7-Eleven Thailand to introduce AI in 11,000 stores

7-Eleven Thailand is to roll out advanced AI technology, including facial recognition of employees and customers, across all 11,000 stores in the kingdom.

The convenience store chain’s parent, CP All, has signed a contract with US-Chinese technology company Remark to use its KanKan data intelligence and AI-based facial recognition and behavior-analysis technologies which it says will provide enhanced customer support, business analysis, employee management and security.

An estimated 10 million people walk into 7-Eleven Thailand stores each day and the KanKan technology can monitor such things as how long a customer lingers in specific places in-store, and even record their emotions. It can identify members of 7-Eleven’s loyalty program allowing management to offer them tailored promotions.

From a store-management perspective, the technology can monitor stock levels on shelves and provide real-time operations performance and competitor analysis, check employees on and off shift and identify unauthorised personnel on site.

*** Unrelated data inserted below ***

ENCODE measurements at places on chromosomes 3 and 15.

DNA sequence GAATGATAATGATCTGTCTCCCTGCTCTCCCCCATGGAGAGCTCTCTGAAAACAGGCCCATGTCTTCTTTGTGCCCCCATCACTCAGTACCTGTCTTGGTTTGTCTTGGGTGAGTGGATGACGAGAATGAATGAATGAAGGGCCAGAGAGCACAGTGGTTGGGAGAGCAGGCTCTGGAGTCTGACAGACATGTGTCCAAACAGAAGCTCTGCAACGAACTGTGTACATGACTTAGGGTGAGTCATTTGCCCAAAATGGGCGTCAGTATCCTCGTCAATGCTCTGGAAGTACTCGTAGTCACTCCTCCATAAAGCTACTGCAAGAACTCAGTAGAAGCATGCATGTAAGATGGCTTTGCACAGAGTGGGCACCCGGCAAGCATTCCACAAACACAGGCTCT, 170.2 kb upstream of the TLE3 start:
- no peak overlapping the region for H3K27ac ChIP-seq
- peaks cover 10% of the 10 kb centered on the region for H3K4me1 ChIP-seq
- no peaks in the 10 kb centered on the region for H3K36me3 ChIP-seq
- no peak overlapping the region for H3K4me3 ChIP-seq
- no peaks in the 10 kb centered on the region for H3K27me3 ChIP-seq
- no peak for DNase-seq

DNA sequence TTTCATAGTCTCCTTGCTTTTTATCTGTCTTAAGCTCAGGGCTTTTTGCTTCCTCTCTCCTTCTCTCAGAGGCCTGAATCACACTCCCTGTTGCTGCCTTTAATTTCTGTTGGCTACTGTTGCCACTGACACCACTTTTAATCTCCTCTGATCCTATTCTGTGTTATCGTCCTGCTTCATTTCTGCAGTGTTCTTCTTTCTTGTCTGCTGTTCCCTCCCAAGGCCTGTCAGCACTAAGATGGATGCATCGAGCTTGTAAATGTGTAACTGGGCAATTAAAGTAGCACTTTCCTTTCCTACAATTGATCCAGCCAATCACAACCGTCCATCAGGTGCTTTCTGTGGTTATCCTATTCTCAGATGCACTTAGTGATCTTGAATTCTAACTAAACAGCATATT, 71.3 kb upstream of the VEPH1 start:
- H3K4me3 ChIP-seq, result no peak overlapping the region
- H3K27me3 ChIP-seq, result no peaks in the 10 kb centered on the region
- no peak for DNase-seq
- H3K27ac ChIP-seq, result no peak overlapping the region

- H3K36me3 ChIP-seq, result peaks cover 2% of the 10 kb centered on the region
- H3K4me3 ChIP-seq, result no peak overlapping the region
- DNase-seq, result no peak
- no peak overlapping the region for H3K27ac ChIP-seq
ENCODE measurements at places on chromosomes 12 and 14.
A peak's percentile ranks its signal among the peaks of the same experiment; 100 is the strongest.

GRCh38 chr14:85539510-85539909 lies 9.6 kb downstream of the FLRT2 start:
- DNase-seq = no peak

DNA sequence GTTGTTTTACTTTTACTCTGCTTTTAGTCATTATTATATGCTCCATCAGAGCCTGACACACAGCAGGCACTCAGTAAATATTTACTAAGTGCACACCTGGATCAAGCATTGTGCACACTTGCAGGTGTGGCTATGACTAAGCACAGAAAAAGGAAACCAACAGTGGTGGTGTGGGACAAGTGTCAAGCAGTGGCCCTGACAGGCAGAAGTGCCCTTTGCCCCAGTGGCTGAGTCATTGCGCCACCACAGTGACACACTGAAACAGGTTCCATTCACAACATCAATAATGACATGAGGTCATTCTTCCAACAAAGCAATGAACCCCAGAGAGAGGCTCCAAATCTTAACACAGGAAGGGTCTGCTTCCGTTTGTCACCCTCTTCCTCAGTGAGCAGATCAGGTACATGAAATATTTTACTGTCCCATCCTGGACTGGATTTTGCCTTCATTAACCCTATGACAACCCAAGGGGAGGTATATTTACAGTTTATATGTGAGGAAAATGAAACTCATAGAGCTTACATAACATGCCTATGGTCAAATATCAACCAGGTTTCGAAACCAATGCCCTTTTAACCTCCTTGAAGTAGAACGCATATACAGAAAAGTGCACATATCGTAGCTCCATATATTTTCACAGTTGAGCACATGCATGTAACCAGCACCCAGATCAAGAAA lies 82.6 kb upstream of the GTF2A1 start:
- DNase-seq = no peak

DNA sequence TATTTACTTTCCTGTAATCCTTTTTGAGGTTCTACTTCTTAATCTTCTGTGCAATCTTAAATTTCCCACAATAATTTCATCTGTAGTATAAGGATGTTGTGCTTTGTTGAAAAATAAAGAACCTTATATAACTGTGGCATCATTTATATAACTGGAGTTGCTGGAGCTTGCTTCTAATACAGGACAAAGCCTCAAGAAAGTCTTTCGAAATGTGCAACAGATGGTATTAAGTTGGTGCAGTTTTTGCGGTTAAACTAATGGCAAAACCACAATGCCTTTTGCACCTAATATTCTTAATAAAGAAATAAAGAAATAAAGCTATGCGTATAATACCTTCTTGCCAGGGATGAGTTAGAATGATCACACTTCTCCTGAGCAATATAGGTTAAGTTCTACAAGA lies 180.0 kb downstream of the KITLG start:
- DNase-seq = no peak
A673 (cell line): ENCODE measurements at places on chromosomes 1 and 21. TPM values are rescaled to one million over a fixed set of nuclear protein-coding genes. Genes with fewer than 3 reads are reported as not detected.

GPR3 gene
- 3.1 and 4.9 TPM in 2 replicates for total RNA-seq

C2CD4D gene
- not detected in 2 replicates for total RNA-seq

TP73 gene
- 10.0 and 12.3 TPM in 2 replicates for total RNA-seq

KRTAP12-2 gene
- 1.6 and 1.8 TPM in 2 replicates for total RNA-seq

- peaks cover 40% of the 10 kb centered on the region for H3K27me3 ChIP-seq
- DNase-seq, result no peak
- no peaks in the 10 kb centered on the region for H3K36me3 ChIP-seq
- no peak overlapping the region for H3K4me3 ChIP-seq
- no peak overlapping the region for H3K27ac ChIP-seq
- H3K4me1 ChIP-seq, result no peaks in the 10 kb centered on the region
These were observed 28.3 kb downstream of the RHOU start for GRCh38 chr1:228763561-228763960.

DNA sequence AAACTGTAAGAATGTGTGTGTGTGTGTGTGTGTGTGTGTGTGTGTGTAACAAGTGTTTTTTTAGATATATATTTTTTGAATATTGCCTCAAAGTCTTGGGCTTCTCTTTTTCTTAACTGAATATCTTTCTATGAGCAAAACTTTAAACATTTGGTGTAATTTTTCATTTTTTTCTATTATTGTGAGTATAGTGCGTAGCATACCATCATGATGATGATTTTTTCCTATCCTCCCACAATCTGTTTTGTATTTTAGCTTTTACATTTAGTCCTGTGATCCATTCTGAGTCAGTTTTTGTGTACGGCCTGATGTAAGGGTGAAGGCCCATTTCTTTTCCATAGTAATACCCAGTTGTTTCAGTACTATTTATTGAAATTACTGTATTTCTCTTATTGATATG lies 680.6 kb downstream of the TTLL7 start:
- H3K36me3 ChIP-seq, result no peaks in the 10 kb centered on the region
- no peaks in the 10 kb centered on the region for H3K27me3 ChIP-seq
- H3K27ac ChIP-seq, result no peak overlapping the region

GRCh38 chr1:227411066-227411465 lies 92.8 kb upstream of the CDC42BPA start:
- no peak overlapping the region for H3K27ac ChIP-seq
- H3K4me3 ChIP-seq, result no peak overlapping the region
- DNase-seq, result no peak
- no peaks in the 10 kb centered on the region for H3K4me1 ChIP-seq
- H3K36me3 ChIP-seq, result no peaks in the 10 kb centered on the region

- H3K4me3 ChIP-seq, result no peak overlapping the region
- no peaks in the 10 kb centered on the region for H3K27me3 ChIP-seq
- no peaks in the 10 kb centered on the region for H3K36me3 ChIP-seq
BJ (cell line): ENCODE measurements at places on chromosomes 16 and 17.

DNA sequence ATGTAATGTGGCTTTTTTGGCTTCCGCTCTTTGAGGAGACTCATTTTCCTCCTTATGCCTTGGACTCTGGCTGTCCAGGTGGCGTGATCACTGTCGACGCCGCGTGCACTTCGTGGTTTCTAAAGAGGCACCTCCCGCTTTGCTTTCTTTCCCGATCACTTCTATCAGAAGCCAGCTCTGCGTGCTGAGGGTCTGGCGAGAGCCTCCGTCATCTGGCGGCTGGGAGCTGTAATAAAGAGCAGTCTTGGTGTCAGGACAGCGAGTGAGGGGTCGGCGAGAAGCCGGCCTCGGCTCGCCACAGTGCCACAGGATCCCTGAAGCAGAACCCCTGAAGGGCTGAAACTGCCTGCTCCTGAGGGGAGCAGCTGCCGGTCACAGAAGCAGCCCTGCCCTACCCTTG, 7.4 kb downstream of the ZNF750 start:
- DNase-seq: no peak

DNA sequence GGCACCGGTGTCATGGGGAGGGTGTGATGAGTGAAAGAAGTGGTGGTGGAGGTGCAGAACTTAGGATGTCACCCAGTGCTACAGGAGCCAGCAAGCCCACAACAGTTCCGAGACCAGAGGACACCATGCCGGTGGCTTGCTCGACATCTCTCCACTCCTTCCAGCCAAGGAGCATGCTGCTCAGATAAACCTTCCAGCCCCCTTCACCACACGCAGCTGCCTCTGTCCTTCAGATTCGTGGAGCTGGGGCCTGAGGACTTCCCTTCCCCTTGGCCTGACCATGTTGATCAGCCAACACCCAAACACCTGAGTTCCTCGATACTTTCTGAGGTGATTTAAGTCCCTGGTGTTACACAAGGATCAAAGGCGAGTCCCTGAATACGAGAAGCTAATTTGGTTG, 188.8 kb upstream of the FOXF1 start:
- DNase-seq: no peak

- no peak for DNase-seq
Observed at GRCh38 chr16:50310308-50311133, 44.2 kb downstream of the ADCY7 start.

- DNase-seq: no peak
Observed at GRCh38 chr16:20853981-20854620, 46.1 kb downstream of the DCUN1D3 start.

“The KanKan implementation at 7-Eleven marks our first major collaboration with Remark,” said CP Group chairman Soopakij Chearavanont.  

“The 7-Eleven team evaluated many AI technologies and selected KanKan because it has the most robust platform for meeting business objectives, namely, driving revenues, reducing costs and rapidly improving profit margins.”

Remark Holdings’ CEO and chairman, Kai-Shing Tao said the 7-Eleven partnership represents “an incredible opportunity to implement our KanKan technologies on a massive scale”.

Chearavanont told a media briefing that the technology would help the chain cut costs, improve revenues and increase margins.

Remark has promised that no images of human faces will be stored on servers by 7-Eleven, apparently addressing privacy concerns relating to what happens to recordings, something being raised by lobby groups around the world.

The companies say only facial features – not whole faces – are used to generate data which is encrypted.

“No human faces or images ever leaves the KanKan system or goes on the public network,” the company said.

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